Cell Phone Secrets
BandsThe bands your mobile phone supports will depend on the region in which you live. In the year 2006, four bands are in common use: 850, 1900, 900, and 1800 MHz. The 850/1900 bands are used in North America, while the rest of the world (with a few exceptions) uses the 900/1800 bands. Your carrier will likely deploy either 850/1900 or 900/1800 in your area, so for maximum coverage your phone should support the two bands in use in your region.
If you are traveling, you will want a Tri-Band or Quad-Band phone. A Tri-Band phone supports the two bands in your country, plus one other one. It may also be advertised as a "World Band" phone. A Quad-Band phone will support all four bands.
All phones sold today should automatically detect and switch between the bands.
GPRS/EDGEGPRS refers to the ability of the phone to transfer packet data (for example, emails, ring tones, and web pages). The speed of the connection is related to the multislot class. EDGE is an enhancement to GPRS that allows faster data rates, comparable to broadband connections. If all you want is phone calls, you should ask your carrier to disable your packet access, to avoid incurring usage charges by accident.
UMTS/3GUMTS handsets, also called "3G", support a new technology that will theoretically give you faster data access than EDGE. However, because they are a newer technology, their battery life will be much less than a GSM-only phone. In addition, UMTS base stations are deployed only in major metropolitan centres. Recently, in the Blackjack phone, users discovered if they turned off the 3G feature, their battery life doubled!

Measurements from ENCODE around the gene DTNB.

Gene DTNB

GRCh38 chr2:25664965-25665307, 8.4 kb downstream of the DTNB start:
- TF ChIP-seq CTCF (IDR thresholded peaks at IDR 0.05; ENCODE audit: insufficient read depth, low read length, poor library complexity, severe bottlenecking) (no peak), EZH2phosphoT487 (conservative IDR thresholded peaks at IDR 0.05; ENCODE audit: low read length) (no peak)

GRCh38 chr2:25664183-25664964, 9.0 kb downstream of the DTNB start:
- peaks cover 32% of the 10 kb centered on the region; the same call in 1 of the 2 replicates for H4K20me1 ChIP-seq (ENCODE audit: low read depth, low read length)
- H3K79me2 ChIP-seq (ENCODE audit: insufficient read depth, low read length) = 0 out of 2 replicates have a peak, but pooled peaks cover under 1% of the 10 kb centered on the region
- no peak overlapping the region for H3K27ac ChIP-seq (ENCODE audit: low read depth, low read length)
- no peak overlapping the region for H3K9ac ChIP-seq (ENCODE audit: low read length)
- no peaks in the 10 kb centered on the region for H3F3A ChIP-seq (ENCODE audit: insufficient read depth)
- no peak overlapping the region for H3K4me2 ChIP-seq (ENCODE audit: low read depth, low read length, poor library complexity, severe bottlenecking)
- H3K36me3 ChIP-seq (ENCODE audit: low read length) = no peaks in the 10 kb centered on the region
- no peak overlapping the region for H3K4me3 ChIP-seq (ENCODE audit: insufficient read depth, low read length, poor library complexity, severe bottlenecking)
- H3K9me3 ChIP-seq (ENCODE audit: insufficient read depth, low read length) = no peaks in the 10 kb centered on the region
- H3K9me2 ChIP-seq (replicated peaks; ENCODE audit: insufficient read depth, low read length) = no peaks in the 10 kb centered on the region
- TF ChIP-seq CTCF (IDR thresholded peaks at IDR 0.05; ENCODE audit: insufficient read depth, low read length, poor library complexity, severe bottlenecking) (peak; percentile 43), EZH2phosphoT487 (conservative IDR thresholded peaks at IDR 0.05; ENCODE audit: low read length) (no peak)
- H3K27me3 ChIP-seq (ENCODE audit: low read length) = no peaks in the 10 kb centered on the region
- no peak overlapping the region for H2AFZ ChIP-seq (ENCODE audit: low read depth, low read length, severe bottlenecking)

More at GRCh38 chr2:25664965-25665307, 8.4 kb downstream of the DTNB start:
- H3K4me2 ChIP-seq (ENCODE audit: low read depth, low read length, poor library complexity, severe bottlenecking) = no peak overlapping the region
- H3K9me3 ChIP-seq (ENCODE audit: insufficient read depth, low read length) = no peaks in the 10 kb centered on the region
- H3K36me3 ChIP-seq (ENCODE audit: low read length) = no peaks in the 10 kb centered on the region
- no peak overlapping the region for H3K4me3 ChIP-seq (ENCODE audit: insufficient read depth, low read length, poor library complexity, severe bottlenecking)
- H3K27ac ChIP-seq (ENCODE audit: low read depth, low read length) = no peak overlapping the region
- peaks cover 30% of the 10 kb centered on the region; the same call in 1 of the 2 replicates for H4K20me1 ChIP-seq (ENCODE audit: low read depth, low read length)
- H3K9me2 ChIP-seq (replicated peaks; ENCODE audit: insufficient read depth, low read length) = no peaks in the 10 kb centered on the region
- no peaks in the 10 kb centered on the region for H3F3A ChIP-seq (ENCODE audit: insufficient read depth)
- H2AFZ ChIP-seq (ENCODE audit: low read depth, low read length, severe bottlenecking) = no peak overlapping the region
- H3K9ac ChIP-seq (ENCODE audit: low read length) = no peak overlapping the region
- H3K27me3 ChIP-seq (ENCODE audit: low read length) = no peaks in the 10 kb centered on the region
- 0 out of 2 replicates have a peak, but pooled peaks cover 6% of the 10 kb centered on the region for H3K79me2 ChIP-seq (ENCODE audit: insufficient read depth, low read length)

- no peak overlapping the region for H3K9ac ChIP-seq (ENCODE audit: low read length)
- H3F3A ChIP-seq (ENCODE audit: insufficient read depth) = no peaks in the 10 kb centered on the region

If you are only making phone calls, you don't need this. It helps the carriers because it moves phone calls off of their congested GSM cells, onto their UMTS cells that hardly anybody uses at the moment. If you do want a data modem, you should consider it, because the higher data speeds will be noticeable.
Multislot classThe multislot class of your phone determines how quickly it will transmit or receive packet data. (For example, emails and web pages, but not voice or SMS messages.) Most phones will be Multislot Class 10, which means it can receive on four different channels simultaneously, or send on two different channels. Higher multislot classes allow more channels, and thus it will be faster. However, if the cell tower is being used by more than a few mobiles at the same time, this won't make any difference, because it will run out of channels.
Multislot class only applies to packet data, like web pages or picture messages. Phone calls only use one slot, anyway.
Dual ModeA dual-mode handset will support two different radio technologies and switch between them when appropriate. For example, because UMTS base stations are deployed only in major cities, a UMTS handheld will probably be able to fall back on GPRS technology when you roam away from the city.